Another Great Pecha Kucha: Mark Andrews’ Bridges & ELT

Mark Andrews


What makes a Pecha Kucha great? I’ve seen so many Pecha Kucha’s lately, that I think I have a clue. Here goes:

First of all, enthusiasm. There is something incredibly infectious, in a positive sense (if infections can be thought of positively). When the presenter is having a great time, enjoying the presentation, it carries over to the audience, almost by osmosis. Put another way – you are having an enjoyable moment, and I’ll enjoy it with you.

Secondly, great imaginative slides, used creatively, in a surprising way. Let’s take Mark Andrews, for example. All of us know the history of ELT. It’s a topic that rarely gets a positive nod for inclusion at a conference nowadays. I mean, if you want to ensure that your conference proposal gets rejected, submit a proposal for a talk on the History of ELT. Yet here Mark adds a new twist to the retelling of our ELT roots – he connects it to bridges.

So, what does bridges got to do with ELT? Have you ever seen a bridge teach an English class before? What methodology would a bridge use? Grammar-Translation? Audio-Lingual? Communicative? Lexical? Corpus-based? You get my point. This idea, bridges and ELT, arouses our curiosity, our interest, and we know, we gotta go, we gotta be there, because to miss it is unthinkable.

Again, creativity is a must. But what else? Yes, let me add the obvious. A great Pecha Kucha is not something that just, “happens”. It’s not magic. Behind the smooth, polished, graceful, elegant, inspiring, enthralling presentation, there lies a lot of hard work. Preparation, practice, ordering, re-ordering slides, working out what the words will be, where spontaneity will be allowed, where smoothness will be planned, the use of the voice, the audience interaction, etc. etc. etc.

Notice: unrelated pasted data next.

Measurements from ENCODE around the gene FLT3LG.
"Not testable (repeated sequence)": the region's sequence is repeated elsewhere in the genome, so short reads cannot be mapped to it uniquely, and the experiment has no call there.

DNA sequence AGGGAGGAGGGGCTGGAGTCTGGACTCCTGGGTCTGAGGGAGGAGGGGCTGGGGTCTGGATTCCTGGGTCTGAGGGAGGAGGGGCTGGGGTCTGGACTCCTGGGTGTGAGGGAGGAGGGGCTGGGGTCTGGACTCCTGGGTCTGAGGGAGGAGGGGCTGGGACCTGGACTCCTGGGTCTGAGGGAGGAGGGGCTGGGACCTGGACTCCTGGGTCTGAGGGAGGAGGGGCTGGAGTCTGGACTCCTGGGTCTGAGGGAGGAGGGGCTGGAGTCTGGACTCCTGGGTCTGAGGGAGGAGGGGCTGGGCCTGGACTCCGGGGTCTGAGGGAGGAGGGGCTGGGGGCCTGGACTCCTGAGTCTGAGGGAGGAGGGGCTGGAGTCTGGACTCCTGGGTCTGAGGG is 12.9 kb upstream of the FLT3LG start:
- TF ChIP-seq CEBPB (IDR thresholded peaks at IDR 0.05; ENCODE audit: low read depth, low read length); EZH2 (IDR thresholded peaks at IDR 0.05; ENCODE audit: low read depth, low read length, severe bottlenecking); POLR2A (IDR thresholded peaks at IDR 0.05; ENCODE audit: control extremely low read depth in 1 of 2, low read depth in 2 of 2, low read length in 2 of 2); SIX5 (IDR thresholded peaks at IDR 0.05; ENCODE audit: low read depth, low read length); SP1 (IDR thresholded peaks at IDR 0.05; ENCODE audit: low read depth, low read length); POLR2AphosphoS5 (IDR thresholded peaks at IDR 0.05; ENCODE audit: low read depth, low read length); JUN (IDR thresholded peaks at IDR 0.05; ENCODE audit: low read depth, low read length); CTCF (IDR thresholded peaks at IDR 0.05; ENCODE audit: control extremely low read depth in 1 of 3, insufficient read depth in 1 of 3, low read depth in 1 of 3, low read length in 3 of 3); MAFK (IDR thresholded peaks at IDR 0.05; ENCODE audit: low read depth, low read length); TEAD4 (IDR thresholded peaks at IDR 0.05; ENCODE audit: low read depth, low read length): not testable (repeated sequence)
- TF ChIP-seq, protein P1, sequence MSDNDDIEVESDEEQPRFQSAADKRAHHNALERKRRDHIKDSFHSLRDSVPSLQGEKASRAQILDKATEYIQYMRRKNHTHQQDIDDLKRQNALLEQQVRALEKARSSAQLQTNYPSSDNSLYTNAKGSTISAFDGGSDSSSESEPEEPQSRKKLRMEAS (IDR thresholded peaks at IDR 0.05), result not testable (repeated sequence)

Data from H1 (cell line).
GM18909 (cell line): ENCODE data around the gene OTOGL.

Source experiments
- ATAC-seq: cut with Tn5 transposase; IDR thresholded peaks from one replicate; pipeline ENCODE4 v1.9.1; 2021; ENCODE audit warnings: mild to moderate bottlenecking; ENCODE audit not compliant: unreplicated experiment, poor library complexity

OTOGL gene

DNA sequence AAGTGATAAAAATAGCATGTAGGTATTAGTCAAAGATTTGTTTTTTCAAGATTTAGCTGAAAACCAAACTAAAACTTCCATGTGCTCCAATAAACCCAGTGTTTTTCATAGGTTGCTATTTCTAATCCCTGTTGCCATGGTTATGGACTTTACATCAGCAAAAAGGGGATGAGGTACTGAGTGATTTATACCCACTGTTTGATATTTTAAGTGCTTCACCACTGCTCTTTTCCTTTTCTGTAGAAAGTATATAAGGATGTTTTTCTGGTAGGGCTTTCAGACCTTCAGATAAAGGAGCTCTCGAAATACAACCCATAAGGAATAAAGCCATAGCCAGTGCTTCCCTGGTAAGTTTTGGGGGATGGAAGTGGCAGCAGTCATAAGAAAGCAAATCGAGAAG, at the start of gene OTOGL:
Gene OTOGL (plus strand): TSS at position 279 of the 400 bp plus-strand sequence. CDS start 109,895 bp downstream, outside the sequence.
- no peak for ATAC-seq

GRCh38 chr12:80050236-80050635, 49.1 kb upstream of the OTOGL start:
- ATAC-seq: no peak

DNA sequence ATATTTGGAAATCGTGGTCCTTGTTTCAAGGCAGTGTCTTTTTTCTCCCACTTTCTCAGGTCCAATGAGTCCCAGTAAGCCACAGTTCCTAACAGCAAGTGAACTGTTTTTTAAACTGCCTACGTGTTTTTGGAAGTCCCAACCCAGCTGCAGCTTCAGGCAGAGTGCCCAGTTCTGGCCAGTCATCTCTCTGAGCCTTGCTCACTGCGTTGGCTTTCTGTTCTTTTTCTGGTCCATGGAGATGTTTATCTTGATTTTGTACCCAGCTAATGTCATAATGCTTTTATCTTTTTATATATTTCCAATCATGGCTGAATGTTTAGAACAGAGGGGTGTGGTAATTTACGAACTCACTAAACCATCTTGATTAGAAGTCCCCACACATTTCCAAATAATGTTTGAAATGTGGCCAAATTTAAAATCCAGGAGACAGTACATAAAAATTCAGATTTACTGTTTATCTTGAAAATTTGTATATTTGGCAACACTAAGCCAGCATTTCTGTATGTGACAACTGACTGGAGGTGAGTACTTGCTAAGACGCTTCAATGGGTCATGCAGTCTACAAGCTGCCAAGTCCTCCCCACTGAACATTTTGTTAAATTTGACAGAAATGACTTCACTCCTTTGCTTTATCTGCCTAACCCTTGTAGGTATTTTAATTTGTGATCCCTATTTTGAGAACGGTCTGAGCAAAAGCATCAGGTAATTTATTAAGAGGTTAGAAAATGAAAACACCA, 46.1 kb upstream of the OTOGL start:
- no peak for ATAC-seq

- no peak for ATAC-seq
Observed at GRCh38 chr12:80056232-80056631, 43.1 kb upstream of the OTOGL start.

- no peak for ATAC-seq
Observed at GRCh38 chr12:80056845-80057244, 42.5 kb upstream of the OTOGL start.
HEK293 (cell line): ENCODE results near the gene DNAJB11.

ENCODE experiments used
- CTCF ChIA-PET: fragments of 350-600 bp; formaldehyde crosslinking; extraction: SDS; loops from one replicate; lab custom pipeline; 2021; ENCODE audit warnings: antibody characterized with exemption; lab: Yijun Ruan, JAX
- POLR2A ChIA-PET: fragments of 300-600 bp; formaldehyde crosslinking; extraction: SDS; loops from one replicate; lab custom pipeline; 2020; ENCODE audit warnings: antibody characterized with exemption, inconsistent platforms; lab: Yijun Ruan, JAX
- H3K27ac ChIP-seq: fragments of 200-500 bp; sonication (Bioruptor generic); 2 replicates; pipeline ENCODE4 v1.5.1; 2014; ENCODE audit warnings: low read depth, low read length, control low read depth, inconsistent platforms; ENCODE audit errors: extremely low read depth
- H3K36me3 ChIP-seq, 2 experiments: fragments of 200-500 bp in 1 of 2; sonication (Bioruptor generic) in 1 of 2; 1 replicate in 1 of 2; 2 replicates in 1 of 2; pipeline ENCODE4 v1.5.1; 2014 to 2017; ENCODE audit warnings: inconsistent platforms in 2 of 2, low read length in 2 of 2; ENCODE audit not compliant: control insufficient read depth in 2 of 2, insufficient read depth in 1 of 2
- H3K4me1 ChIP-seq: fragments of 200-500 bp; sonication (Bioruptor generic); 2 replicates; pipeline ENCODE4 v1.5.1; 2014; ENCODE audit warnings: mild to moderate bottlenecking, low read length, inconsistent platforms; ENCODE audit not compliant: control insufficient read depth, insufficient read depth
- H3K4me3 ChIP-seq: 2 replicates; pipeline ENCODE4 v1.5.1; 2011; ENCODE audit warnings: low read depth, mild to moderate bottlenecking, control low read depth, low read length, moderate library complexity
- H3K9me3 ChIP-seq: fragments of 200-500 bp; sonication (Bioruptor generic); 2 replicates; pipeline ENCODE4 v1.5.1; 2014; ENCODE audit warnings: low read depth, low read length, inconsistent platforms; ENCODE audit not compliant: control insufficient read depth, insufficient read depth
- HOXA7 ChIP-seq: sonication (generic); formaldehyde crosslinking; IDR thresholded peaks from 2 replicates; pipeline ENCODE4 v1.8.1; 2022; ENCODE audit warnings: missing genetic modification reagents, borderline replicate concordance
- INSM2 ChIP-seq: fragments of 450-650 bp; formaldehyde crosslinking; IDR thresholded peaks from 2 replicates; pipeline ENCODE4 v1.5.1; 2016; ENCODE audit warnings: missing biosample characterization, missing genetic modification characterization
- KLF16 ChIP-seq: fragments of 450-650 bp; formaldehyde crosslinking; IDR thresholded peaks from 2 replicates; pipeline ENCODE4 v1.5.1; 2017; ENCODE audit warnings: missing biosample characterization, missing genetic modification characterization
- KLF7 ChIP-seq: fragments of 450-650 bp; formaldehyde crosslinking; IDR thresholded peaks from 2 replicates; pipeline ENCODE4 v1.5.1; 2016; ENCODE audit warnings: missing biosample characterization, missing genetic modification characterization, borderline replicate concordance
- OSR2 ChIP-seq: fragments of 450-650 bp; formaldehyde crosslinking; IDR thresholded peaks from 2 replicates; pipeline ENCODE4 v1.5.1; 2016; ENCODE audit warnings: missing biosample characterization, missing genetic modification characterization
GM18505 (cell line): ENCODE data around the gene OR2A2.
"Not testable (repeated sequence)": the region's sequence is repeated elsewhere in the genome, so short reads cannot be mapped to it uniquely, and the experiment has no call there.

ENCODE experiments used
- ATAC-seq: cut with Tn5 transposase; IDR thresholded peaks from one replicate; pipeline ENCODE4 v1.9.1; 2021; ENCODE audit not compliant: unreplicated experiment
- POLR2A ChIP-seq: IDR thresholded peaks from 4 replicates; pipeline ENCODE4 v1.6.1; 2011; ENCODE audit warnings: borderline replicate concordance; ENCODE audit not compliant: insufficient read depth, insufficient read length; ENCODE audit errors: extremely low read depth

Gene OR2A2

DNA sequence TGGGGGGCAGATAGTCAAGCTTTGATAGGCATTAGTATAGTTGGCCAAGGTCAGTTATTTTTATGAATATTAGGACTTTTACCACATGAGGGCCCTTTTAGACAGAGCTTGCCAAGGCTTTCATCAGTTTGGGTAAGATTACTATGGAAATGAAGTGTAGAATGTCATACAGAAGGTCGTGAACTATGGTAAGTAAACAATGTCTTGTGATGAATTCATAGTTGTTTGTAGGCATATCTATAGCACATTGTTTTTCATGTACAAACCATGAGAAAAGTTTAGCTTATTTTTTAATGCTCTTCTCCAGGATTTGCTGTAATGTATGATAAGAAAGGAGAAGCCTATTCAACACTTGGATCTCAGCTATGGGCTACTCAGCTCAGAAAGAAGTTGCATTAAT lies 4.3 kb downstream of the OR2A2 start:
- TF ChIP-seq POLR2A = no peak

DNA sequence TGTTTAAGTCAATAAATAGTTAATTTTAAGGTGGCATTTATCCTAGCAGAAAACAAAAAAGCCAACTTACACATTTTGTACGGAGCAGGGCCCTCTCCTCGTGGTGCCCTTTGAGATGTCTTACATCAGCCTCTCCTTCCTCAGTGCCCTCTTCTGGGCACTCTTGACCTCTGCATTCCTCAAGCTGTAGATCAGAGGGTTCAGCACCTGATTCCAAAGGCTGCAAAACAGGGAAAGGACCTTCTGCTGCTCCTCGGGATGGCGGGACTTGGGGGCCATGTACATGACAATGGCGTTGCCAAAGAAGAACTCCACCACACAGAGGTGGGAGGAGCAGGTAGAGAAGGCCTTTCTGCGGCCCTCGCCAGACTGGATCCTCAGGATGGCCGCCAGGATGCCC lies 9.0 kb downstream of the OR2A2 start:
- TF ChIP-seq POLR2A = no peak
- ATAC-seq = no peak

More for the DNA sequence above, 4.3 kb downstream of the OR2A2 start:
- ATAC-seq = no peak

Here’s my point: The great presentations are no accident.

To finish, here’s the latest addition to the Great Pecha Kucha’s: Mark Andrews’s – Bridges and ELT, given at HUPE 2011 in Opatija. Enjoy…

Advertisements

About profesorbaker

Thomas Baker is the Past-President of TESOL Chile (2010-2011). He enjoys writing about a wide variety of topics. The source and inspiration for his writing comes from his family.
This entry was posted in Culture, Education, Education Technology, EFL, Teaching Tips and tagged , , , , , , , , . Bookmark the permalink.

4 Responses to Another Great Pecha Kucha: Mark Andrews’ Bridges & ELT

  1. mark andrews says:

    Thanks very much for writing about the Bridges Pecha Kucha Thomas. I loved putting it together and the Krk bridge, the Mostar bridge and the last teacher association slide are for me really important. So important to connect with your audience and, as you wrote, enthusiasm and finding a fresh take on familiar topics are key things. I think the introduction of Pecha Kucha to our ELT world has released lots of creativity and has given us lots of fun. Is it Lindsay Clandfield that we have to thank for this? There were some great PKs at ISTEK Istanbul last weekend.

    Like

    • Hi Mark,

      Thanks for the privilege of being one of the first to see your fantastic Pecha Kucha. It was quite a treat. Congratulations to you on your wonderful work.

      Yes, I agree with you. Lindsay Clandfield and Gavin Dudeney, among others, have done quite a lot to popularise this – dare I call it this – “art form”? I am using it with my high school students (9th and 10th grades).

      So I can testify that the Pecha Kucha has a bright future ahead of it in ELT, if my example and yours be any indication of the future. Finally, let me close by again saying it was a pleasure seeing your unique and creative Pecha Kucha.

      Best regards,
      Thomas

      Like

  2. Stefka says:

    This PK is as nice as the PK which I saw in Sarajevo! This “art form” has future – obviously!

    Like

Leave a Reply

Fill in your details below or click an icon to log in:

WordPress.com Logo

You are commenting using your WordPress.com account. Log Out / Change )

Twitter picture

You are commenting using your Twitter account. Log Out / Change )

Facebook photo

You are commenting using your Facebook account. Log Out / Change )

Google+ photo

You are commenting using your Google+ account. Log Out / Change )

Connecting to %s